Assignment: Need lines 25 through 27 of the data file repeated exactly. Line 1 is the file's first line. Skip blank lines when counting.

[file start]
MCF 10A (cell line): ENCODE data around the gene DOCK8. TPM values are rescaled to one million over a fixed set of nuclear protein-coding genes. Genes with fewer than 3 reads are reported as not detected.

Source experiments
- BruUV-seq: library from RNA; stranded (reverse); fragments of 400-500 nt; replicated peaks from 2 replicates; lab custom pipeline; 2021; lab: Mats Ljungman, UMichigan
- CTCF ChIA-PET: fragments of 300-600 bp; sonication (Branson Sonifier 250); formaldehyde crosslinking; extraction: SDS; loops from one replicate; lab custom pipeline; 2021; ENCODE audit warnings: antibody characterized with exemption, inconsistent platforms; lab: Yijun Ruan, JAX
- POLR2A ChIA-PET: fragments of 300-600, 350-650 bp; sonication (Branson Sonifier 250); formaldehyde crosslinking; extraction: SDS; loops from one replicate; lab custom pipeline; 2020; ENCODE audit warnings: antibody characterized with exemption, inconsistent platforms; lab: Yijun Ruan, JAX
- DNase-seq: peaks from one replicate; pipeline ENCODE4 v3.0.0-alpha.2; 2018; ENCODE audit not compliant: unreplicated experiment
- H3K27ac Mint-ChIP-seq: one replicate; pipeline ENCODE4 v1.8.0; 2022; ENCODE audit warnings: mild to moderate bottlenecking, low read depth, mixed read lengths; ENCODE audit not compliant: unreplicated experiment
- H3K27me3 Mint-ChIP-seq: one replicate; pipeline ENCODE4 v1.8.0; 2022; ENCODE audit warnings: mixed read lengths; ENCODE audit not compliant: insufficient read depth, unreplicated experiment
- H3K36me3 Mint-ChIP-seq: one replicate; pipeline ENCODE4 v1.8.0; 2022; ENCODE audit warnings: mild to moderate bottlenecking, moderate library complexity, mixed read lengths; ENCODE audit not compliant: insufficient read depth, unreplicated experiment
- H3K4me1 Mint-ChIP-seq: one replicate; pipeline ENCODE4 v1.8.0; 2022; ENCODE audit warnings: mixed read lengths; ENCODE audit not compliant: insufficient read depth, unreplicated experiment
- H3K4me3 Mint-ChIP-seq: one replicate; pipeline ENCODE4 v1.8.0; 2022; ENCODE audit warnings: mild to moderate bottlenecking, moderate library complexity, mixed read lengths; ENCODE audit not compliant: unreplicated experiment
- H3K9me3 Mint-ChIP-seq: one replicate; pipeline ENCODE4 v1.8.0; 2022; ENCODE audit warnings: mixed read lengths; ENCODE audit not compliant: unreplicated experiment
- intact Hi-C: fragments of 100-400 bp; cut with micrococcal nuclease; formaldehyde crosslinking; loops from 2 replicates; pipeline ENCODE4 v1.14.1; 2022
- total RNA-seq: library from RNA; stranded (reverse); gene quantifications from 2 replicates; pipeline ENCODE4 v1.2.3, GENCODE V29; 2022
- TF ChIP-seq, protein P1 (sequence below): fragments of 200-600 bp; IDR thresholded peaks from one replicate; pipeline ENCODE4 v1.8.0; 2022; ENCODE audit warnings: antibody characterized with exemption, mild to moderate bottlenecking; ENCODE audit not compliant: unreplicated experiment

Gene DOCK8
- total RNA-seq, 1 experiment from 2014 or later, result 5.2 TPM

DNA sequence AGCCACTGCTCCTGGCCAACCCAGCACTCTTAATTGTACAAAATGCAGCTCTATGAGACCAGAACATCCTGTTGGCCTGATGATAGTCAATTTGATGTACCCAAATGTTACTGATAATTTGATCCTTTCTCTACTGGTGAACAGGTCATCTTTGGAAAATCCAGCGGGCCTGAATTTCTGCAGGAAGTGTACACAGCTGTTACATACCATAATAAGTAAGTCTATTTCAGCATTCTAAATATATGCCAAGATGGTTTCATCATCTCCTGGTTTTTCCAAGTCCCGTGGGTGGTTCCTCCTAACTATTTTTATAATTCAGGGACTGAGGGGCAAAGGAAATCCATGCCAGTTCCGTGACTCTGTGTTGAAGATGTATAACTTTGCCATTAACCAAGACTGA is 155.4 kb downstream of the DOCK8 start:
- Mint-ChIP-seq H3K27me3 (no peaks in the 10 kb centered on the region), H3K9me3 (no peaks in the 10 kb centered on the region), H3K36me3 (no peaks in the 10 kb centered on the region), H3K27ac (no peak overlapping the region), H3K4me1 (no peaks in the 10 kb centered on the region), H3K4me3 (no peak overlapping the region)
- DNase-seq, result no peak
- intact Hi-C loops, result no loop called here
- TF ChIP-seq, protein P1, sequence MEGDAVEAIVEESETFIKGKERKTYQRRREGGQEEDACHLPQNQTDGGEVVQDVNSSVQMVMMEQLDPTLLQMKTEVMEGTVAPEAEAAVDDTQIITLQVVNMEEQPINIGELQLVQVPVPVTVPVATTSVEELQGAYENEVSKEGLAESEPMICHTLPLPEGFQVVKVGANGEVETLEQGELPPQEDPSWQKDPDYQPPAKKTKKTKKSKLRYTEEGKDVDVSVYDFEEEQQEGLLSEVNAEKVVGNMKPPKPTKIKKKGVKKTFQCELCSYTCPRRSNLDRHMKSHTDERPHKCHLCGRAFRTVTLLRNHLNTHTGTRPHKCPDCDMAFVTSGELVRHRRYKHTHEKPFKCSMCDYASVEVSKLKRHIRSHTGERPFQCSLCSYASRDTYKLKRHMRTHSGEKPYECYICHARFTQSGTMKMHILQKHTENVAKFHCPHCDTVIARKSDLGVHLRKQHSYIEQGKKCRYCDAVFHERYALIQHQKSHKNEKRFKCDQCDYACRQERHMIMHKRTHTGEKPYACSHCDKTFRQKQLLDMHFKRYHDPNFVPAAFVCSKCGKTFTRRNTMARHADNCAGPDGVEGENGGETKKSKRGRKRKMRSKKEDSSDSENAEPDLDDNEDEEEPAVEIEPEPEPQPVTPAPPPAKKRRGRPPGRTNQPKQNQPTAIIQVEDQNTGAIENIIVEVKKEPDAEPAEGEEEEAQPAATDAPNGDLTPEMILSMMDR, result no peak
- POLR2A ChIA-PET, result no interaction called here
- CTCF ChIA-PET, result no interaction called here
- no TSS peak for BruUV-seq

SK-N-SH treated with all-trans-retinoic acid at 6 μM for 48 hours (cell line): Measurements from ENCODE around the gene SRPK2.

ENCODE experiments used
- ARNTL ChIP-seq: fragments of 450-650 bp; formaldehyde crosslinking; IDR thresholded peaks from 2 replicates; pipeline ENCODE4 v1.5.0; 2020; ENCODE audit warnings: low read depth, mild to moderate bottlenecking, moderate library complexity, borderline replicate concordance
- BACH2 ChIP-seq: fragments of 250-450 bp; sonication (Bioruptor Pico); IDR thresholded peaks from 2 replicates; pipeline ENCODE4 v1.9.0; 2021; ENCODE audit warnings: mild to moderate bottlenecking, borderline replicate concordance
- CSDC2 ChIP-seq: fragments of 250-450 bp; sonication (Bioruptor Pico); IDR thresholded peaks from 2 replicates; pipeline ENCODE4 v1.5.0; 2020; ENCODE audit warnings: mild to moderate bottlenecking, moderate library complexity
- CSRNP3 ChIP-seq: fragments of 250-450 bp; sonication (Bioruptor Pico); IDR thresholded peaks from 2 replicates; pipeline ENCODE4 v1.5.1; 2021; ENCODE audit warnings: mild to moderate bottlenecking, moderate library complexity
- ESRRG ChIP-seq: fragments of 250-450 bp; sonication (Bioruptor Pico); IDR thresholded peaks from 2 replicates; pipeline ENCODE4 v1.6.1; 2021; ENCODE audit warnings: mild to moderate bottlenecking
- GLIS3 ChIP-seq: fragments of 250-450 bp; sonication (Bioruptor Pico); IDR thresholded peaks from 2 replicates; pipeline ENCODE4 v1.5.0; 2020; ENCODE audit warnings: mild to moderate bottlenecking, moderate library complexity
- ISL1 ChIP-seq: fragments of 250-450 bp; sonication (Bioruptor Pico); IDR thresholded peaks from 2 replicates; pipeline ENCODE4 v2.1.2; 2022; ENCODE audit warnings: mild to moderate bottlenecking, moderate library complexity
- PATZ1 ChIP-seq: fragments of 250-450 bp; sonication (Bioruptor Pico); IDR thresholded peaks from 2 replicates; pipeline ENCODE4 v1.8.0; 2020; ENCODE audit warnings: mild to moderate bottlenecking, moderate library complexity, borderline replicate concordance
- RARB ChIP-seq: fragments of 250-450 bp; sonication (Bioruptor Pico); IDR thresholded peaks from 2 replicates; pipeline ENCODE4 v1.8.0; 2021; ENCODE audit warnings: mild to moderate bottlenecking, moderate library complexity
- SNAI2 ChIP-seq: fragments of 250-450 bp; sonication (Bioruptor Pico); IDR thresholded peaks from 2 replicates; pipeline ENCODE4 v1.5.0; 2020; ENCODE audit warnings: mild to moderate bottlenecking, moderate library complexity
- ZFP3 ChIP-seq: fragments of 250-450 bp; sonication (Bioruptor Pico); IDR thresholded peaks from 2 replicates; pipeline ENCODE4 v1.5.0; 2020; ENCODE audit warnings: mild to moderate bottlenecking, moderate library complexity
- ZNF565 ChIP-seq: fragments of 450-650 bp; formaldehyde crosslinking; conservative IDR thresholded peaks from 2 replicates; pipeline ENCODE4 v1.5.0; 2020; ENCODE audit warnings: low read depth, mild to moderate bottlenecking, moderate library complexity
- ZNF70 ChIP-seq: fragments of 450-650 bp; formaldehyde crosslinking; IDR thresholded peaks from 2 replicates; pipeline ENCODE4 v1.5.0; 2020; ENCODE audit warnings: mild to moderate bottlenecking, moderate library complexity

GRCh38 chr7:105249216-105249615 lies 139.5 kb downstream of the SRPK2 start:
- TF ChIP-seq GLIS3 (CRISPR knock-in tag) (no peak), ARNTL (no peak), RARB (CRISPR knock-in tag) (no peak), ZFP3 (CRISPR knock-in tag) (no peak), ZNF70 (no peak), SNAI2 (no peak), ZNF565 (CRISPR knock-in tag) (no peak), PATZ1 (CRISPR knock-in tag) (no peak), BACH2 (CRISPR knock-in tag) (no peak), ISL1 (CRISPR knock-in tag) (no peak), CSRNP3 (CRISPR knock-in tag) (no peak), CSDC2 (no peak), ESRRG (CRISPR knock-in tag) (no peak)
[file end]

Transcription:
- no TSS peak for BruUV-seq

SK-N-SH treated with all-trans-retinoic acid at 6 μM for 48 hours (cell line): Measurements from ENCODE around the gene SRPK2.

ENCODE experiments used